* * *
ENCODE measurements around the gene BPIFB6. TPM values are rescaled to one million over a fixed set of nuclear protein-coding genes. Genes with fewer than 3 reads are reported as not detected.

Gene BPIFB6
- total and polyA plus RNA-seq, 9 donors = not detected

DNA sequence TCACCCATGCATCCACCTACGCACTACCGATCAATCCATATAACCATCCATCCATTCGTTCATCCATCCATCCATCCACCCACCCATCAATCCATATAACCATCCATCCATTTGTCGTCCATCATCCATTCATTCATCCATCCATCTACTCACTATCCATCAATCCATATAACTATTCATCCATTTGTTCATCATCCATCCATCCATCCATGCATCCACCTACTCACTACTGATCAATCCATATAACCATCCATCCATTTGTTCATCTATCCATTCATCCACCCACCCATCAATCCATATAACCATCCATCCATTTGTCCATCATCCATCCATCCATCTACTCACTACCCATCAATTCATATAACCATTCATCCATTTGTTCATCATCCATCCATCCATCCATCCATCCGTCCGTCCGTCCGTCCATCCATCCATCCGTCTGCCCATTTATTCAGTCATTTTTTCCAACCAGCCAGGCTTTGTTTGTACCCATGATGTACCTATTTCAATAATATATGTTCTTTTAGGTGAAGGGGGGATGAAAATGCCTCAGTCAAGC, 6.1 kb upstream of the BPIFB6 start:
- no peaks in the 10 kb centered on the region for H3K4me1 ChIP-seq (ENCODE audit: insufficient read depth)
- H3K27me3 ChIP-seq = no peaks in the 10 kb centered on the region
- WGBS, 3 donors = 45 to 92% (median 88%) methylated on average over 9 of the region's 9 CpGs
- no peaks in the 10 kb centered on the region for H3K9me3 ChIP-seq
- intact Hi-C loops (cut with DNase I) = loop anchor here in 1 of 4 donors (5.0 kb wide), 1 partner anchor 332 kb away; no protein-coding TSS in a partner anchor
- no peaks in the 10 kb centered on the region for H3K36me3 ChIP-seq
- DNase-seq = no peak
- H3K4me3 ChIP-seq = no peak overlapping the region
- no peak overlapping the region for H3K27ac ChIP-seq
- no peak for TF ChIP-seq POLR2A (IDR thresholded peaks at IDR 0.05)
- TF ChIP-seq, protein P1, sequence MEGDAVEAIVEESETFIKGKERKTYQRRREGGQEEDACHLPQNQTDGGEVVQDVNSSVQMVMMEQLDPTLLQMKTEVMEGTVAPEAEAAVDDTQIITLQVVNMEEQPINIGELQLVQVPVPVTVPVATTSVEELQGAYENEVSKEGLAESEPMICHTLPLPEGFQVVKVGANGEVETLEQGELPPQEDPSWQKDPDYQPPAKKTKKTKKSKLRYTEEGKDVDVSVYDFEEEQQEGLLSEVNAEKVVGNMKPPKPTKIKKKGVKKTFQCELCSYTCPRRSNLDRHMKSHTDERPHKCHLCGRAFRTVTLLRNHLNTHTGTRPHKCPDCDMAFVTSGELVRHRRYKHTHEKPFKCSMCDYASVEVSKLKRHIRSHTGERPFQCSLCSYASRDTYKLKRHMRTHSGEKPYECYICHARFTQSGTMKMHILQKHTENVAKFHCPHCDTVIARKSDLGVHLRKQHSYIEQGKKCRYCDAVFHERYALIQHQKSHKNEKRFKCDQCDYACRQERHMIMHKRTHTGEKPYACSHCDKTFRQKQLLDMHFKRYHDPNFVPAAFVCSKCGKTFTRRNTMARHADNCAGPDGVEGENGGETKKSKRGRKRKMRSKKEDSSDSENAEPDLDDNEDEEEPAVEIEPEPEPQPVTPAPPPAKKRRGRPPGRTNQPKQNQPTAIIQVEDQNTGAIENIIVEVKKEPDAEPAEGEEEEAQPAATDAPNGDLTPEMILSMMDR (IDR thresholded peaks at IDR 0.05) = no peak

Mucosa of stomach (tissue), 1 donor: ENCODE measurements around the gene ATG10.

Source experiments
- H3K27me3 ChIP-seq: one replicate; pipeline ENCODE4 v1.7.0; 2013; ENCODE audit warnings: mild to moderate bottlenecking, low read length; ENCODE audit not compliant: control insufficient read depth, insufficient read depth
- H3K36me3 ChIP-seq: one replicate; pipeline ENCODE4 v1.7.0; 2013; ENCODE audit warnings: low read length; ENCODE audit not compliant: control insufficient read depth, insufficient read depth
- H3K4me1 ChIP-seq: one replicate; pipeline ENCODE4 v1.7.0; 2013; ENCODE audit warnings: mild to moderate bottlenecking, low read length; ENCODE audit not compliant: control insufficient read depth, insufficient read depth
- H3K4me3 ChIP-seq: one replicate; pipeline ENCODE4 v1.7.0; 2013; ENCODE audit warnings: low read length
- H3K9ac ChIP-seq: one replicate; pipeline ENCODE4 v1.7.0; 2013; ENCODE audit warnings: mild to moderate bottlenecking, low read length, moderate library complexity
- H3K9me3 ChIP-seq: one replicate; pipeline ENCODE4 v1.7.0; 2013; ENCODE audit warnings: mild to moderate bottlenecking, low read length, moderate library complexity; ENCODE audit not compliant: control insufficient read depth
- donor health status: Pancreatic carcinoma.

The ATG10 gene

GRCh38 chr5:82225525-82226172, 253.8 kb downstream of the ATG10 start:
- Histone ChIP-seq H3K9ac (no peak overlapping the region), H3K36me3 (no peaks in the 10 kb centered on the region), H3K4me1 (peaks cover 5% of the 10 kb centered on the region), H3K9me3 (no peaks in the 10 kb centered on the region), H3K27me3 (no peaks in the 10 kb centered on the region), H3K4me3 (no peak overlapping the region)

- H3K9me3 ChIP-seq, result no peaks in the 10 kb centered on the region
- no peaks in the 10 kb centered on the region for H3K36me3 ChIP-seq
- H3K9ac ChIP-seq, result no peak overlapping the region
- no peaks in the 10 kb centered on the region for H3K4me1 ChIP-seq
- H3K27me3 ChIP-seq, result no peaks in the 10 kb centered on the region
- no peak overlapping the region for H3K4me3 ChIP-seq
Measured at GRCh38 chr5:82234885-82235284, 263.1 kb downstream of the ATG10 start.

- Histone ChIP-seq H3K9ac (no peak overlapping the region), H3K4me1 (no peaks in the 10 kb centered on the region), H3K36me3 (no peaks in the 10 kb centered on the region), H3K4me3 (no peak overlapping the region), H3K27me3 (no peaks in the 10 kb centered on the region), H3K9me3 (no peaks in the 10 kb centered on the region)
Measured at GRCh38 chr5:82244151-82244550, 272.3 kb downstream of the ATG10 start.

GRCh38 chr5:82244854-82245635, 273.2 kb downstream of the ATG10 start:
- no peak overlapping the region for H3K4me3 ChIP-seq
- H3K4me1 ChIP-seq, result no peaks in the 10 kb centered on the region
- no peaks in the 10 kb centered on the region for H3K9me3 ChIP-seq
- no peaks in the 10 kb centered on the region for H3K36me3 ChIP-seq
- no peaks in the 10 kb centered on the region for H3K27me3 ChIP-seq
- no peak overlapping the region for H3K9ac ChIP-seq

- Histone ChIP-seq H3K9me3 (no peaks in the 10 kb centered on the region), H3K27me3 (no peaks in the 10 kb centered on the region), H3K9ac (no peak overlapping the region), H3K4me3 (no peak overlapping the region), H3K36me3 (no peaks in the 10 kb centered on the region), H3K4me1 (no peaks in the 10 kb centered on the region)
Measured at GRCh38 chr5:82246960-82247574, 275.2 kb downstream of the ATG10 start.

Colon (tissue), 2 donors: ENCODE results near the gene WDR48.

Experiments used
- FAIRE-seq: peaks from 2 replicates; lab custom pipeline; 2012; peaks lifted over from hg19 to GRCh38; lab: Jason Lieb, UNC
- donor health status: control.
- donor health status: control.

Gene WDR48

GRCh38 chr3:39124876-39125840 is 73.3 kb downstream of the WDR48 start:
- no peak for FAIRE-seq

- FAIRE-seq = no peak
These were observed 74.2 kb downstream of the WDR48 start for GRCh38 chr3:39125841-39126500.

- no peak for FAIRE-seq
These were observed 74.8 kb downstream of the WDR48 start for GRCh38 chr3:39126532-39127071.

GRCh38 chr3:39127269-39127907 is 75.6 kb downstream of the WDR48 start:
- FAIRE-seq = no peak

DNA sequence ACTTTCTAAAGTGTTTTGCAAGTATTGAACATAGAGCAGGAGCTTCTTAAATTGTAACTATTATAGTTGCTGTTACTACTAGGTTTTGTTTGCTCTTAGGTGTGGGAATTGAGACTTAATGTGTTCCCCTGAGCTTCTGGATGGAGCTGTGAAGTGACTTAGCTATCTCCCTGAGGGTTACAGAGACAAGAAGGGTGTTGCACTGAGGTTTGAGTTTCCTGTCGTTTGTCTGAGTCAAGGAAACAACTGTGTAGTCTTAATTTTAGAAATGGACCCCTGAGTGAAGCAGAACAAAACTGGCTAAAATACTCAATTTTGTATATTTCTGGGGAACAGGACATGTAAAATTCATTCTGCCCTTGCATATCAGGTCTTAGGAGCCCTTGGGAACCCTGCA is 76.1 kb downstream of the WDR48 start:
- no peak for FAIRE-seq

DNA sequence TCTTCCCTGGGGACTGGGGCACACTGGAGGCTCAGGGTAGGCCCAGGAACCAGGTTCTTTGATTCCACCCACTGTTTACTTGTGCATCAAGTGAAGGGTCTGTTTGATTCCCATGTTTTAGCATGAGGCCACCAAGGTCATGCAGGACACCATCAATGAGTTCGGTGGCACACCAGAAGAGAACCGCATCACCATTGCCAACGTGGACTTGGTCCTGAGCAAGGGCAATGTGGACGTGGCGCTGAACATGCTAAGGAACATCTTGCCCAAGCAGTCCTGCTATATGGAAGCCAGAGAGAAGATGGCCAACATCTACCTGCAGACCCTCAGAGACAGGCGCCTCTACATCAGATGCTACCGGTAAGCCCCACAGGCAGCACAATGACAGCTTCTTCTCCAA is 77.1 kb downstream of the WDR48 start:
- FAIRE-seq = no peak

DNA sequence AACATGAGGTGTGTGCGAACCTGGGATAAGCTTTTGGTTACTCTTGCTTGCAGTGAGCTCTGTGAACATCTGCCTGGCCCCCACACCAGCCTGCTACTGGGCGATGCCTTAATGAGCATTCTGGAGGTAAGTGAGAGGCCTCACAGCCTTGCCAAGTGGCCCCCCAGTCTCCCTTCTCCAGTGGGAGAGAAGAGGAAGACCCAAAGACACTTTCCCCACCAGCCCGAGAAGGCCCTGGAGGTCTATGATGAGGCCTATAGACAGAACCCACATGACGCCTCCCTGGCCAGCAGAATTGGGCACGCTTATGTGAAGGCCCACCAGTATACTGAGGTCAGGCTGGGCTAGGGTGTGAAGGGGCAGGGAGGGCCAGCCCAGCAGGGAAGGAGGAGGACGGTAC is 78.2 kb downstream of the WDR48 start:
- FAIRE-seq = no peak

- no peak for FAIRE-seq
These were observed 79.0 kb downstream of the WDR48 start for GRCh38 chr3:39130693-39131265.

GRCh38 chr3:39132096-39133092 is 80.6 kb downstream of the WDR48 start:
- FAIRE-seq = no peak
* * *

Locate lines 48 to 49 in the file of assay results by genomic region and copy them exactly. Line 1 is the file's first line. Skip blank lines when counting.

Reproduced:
- FAIRE-seq: peaks from 2 replicates; lab custom pipeline; 2012; peaks lifted over from hg19 to GRCh38; lab: Jason Lieb, UNC
- donor health status: control.